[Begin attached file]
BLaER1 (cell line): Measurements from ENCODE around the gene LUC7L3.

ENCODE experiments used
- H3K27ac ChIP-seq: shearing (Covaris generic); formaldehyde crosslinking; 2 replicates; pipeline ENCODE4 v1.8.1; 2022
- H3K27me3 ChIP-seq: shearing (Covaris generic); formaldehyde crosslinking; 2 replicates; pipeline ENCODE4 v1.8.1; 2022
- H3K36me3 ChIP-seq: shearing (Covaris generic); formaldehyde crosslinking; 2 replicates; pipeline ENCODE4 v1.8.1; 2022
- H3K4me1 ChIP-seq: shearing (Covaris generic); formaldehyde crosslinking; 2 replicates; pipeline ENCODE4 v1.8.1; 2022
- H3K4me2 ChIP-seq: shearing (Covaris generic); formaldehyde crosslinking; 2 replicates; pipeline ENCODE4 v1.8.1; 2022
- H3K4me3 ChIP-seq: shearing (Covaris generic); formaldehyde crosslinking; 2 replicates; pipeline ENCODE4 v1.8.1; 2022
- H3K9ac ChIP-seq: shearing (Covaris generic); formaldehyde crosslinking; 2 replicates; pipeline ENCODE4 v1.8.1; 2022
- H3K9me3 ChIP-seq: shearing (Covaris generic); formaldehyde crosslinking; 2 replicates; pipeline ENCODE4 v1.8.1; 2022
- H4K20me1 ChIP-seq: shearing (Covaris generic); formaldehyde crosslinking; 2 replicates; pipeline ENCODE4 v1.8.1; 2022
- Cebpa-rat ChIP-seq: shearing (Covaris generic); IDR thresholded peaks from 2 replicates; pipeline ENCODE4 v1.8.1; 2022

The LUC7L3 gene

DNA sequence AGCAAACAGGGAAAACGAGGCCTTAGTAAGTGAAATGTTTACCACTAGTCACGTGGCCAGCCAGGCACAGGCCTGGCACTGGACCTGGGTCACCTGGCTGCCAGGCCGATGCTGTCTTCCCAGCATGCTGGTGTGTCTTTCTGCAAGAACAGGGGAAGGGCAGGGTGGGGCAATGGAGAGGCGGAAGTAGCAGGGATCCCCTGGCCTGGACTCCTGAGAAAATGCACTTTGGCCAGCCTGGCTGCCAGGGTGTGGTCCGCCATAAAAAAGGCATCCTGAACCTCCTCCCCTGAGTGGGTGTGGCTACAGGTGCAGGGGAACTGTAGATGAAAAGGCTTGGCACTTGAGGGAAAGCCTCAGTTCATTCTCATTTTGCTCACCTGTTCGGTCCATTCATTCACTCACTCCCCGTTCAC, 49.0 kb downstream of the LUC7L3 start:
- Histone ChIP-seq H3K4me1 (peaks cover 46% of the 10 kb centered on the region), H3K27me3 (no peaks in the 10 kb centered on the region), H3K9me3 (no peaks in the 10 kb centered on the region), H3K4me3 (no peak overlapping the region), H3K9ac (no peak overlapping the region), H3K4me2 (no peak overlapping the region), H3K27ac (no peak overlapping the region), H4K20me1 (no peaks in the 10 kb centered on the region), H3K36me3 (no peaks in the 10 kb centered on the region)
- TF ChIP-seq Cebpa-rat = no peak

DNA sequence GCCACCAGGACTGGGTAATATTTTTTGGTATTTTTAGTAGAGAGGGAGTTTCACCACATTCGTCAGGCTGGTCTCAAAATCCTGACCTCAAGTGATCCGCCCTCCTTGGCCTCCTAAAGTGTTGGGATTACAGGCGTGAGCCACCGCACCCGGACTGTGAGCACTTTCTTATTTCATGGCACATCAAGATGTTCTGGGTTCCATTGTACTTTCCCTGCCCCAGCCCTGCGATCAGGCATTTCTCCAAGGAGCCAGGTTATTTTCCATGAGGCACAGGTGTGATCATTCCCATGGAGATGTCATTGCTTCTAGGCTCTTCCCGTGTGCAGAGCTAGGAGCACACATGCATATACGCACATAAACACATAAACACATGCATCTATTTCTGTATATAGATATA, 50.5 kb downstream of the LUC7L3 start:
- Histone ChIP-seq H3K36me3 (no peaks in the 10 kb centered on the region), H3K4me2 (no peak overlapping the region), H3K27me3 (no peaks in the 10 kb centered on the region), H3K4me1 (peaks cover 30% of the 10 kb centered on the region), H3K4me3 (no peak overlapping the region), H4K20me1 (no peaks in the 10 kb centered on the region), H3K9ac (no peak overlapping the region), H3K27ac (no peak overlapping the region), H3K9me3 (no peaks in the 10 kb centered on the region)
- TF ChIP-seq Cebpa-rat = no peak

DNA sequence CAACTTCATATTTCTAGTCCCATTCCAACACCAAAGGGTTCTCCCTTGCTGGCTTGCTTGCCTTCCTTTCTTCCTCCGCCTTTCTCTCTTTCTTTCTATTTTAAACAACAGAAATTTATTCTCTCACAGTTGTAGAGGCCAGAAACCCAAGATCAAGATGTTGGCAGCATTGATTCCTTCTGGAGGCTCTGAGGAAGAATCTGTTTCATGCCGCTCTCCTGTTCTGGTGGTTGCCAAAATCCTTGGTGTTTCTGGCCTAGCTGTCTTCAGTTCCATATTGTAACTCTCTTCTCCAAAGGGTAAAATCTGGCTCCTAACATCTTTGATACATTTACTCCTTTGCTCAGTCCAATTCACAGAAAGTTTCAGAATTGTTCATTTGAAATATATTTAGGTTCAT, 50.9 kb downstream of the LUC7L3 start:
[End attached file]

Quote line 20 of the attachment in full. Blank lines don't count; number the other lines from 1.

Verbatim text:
DNA sequence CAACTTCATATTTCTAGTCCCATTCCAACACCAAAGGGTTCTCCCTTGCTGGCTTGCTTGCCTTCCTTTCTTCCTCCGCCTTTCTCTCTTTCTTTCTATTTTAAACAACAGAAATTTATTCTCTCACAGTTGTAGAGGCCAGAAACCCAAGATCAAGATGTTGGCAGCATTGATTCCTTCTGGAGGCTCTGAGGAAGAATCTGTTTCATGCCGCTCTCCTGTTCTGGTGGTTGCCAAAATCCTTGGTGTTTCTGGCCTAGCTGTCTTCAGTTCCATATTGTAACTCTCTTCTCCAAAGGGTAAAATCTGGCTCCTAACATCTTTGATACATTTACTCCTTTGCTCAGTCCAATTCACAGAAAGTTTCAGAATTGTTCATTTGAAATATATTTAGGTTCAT, 50.9 kb downstream of the LUC7L3 start: